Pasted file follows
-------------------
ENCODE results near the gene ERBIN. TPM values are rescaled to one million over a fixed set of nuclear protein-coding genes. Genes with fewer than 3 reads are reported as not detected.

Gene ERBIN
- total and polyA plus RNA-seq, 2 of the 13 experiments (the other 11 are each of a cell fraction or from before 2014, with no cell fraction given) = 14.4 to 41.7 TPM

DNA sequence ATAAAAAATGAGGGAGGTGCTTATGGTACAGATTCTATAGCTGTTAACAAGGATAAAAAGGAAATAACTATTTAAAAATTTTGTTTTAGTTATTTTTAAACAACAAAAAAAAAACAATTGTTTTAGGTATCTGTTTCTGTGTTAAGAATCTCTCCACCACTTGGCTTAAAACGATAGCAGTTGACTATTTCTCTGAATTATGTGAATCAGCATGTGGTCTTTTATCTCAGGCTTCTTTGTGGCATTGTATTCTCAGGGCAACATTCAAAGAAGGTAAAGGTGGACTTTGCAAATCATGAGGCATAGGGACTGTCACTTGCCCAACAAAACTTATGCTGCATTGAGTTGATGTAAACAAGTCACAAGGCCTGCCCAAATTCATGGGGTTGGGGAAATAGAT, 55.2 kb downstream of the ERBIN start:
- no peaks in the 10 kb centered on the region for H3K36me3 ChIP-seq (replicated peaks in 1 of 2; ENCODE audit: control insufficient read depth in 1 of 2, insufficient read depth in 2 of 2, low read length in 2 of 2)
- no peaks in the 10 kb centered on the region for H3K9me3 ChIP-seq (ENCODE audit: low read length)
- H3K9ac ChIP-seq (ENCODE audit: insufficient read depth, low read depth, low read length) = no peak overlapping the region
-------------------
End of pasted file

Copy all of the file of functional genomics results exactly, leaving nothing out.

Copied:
ENCODE results near the gene ERBIN. TPM values are rescaled to one million over a fixed set of nuclear protein-coding genes. Genes with fewer than 3 reads are reported as not detected.

Gene ERBIN
- total and polyA plus RNA-seq, 2 of the 13 experiments (the other 11 are each of a cell fraction or from before 2014, with no cell fraction given) = 14.4 to 41.7 TPM

DNA sequence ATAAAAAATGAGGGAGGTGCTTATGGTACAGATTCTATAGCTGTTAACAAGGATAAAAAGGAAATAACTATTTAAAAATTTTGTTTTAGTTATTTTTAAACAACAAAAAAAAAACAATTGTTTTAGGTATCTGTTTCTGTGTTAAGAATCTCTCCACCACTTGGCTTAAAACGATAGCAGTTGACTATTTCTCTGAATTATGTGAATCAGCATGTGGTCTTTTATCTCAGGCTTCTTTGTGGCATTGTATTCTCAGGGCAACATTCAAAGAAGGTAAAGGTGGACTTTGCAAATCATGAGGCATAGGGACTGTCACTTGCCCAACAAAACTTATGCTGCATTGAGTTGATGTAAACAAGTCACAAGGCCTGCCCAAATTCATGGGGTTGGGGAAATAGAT, 55.2 kb downstream of the ERBIN start:
- no peaks in the 10 kb centered on the region for H3K36me3 ChIP-seq (replicated peaks in 1 of 2; ENCODE audit: control insufficient read depth in 1 of 2, insufficient read depth in 2 of 2, low read length in 2 of 2)
- no peaks in the 10 kb centered on the region for H3K9me3 ChIP-seq (ENCODE audit: low read length)
- H3K9ac ChIP-seq (ENCODE audit: insufficient read depth, low read depth, low read length) = no peak overlapping the region